Can anyone explain why the preposition 'of' is used in one sentence and 'at' in another?

She presented with an elevated blood pressure OF 155/100. When she returned to the clinic, her blood pressure was AT 110/85.

2 Answers 2


The reason they are different is that they are in different grammatical contexts.

In the first one it is in a PP (prepositional phrase) which directly specifies blood pressure. There is no particular semantic relationship - the number specifies the quantity, and of simply connects the two terms syntactically. We regularly use of in such cases: "a temperature of 30 degress", "a length of 5 metres", "a sequence of 50 events"; and also eg "a difference of opinion", "a case of mistaken identity", "the colour of blood".

In the second it is also a PP, but is the complement of the verb was. A preposition is not required here (we could say her blood pressure was 110/85) but it may be seen as a metaphorical location, perhaps on a vertical scale, so at invokes that metaphor. (We wouldn't usually use that metaphor for a measurement that was actually spatial, eg we wouldn't say "the length was at 5m") but it is possible for more abstract measurements that we can put on a scale.

We would not say her blood pressure was of 110/85: the of in your first example does not have any meaning of its own, but just serves to express the syntactic relationship between the bp and the number.


In the first sentence, the prepositional phrase modifies a nominal phrase ("blood pressure"). If we think of 155/100 as occupying a position within a range of values, then "at" might be possible, but I think that "of" is more natural for most English speakers. For example:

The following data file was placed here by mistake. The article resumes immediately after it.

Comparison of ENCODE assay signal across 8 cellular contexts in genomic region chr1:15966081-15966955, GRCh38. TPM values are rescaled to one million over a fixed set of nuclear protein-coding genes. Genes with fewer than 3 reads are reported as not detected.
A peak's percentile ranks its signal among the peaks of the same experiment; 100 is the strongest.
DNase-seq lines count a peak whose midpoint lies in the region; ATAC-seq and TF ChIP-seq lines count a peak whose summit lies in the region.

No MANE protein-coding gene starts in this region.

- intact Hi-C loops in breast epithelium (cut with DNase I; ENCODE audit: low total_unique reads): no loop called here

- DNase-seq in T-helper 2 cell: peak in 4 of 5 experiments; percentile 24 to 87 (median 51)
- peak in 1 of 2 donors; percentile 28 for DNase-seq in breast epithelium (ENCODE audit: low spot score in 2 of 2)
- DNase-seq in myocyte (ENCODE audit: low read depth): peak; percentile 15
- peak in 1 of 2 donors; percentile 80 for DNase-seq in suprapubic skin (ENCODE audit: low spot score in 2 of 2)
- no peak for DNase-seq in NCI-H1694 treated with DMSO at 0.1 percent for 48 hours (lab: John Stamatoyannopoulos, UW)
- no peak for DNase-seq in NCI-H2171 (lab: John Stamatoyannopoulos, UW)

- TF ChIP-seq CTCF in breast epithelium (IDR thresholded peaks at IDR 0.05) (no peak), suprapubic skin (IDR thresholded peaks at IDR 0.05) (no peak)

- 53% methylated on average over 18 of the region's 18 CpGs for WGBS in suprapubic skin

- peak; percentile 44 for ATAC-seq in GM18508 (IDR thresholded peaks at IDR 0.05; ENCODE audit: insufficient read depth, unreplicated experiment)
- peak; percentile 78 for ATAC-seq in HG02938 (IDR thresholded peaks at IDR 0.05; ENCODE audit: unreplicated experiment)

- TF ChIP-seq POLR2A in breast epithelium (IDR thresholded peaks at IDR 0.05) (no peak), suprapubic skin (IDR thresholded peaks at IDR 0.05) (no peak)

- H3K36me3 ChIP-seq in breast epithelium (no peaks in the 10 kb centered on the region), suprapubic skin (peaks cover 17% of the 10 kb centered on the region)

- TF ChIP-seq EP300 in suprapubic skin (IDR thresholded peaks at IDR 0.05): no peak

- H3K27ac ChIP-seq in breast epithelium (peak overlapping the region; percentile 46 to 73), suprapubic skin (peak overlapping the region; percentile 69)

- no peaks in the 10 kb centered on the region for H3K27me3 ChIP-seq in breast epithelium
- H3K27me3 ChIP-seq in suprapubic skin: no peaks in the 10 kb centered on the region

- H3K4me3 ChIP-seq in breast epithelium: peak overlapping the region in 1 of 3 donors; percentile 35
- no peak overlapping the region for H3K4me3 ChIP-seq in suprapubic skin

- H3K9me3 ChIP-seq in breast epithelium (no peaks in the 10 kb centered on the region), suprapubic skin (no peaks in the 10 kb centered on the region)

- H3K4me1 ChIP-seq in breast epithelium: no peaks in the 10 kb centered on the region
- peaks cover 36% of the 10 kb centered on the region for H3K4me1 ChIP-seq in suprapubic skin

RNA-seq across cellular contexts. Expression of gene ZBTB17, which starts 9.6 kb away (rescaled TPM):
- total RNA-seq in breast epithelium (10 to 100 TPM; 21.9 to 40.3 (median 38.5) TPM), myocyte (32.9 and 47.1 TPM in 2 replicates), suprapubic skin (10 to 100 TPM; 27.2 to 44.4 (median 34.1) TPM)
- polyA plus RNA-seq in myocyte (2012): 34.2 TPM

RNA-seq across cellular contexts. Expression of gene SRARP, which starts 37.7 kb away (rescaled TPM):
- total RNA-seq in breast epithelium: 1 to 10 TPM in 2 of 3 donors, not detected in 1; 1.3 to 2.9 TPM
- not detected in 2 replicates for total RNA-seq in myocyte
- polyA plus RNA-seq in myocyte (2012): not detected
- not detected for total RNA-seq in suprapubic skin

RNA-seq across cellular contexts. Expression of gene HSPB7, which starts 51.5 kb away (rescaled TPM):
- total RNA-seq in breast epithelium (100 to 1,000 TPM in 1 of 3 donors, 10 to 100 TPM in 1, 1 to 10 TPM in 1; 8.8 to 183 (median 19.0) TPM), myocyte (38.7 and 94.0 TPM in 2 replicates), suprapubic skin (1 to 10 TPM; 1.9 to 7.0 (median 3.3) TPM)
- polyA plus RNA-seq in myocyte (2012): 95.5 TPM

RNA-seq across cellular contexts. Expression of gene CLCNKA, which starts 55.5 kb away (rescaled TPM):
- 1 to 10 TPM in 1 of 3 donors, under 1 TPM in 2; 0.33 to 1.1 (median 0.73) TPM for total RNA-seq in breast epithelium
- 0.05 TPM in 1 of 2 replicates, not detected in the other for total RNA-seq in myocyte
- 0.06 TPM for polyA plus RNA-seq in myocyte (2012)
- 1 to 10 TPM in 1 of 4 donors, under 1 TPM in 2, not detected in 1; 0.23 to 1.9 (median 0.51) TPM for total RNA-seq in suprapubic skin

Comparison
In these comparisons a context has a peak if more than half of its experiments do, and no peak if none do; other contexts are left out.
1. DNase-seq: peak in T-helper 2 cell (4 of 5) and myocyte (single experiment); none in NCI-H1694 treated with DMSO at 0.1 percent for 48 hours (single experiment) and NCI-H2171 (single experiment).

A normal person has a temperature of 98 degrees Fahrenheit.
The Giants won the game by a score of 10 to 3.
The variable "x" has a value of -11.
I want you to buy the stock when it has a price of 26.

In the second sentence, the prepositional phrase actually seems to modify the verb "was" (not the nominal phrase "blood pressure"), answering the question "at what level". The preposition "of" is not usually used to modify a verb, but "at" works well. For example:

It has been getting colder all day; the temperature is now at 5 degrees.
Early in the game, the Giants' score stood at 7.
I increased the value of "x", but the value of "y" was kept at 2.
Keep an eye on the stock's price; I want you to buy at 26 and sell at 34.

(I included the last example to demonstrate that the prepositional phrase at the end of each sentence is not simply a predicative expression.)

Other terminology could certainly be used (for example, we could talk about "verb complements"), but I think that the reasoning would be similar.

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